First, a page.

Alison Motluk ‘s piece is a work of journalism and not a work of science. She hints at the fact that her sample could have been biased. It was in fact extremely biased, rendering many of her observations unfounded. This sampling bias leads her to conclude that Ovarian Hyperstimulation Syndrome (OHSS) frequently occurs in egg donation, while epidemiology places the risk of severe OHSS at 0.25% to 5%, depending on the definition of severe OHSS. I can appreciate that her sampling method would have been extremely limited by the privacy legislation in effect across all Canadian provinces. Had she had access to medical records, she might have found that most cases of donor egg procedures that do not involve immediate adverse consequences for the donor. Ms. Motluck does correctly identify that there could be long-term risks associated with assisted reproductive technologies, although science has not yet identified those with any certainty.
When we underwent the egg donation process in Canada, our medical team clearly outlined the potential risks to our donor, insisted on having her seek private legal council, and had her and her husband undergo a psychological consultation so that she and her husband would understand the implications of donating her eggs. Our medical team strongly advised us to find a donor who had completed her family, as there could be unknown risks to the donor’s fertility, even if those risks were understood to be remote. The medical process described by donors in Ms. Motluk’s documentary was discrepant from our donor’s experience on many levels. During the treatment cycle, our donor was monitored every two to three days and measures were taken to avoid OHSS, even at the expense of obtaining fewer eggs. The Practice Committee of the American Society of Reproductive Medicine has put out guidelines for gamete and embryo donation (2008), which puts the health and safety of donors as the highest priority in this endeavor. For example, Ms. Motluk’s documentary depicts a situation where injectible fertility medication (gonadotropins) are mailed to a donor who is expected to inject herself, and who must subsequently present herself to the medical clinic only on the day of egg retrieval. This is preposterous: any physician in the industry would tell you that close monitoring is required to evaluate the changes in follicle sizes and the state of the ovaries as they are being stimulated.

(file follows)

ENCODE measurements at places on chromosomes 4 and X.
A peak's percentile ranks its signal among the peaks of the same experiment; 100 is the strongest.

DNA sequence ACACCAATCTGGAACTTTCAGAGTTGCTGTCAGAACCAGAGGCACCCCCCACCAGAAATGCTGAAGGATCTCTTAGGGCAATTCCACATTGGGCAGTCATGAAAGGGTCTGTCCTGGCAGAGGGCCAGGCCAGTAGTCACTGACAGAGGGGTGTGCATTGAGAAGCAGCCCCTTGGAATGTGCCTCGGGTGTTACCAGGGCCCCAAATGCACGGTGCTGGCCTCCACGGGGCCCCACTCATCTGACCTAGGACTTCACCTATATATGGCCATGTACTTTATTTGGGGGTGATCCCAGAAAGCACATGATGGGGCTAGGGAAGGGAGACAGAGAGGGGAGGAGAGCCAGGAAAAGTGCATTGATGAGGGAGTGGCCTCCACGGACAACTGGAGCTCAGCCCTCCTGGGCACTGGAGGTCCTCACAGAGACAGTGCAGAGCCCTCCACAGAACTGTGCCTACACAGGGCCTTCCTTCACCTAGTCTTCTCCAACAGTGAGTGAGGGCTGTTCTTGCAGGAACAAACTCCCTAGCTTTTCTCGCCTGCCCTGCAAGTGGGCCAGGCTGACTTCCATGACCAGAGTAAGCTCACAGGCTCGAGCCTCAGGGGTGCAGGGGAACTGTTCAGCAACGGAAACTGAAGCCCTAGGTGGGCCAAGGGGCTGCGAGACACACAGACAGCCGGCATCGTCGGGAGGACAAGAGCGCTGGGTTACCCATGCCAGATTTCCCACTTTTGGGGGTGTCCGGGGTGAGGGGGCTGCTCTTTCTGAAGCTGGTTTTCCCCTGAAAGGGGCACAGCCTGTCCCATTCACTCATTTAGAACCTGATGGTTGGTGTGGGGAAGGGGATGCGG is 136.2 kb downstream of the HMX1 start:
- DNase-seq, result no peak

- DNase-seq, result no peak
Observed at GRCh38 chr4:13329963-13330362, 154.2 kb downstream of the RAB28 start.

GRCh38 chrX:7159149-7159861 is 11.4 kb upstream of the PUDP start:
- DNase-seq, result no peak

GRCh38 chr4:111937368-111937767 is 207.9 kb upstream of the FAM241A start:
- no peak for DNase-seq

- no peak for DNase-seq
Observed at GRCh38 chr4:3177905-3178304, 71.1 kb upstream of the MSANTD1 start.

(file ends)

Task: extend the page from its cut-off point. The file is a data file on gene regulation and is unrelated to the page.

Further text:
Sadly, the documentary “Wanted: Egg donor in good health” zeroed-in on examples of medical incompetence, rather than focusing on a fair assessment of the egg donation process. Listeners were likely left with not only misconceptions regarding egg donation, but also an incredibly negative impression of the overall assisted reproduction field. For couples like us who are already socially isolated in the midst of our struggle, valiantly trying to overcome our difficult circumstances through the medically safe option of egg donation, her message was an assault. The erroneous ideas she left in the minds of listeners will be those we, as an infertile couple, will have to face when we are judged negatively for our actions by the misinformed, and will decrease the likelihood that couples in desperate need of eggs will find a donor. Instead of focusing on the medical incompetence of a few doctors, Ms. Motluk’s time would have been better used debating the advantages and disadvantages of the Canadian Human Assisted Reproductive Act, and how it could be improved to everyone’s benefit.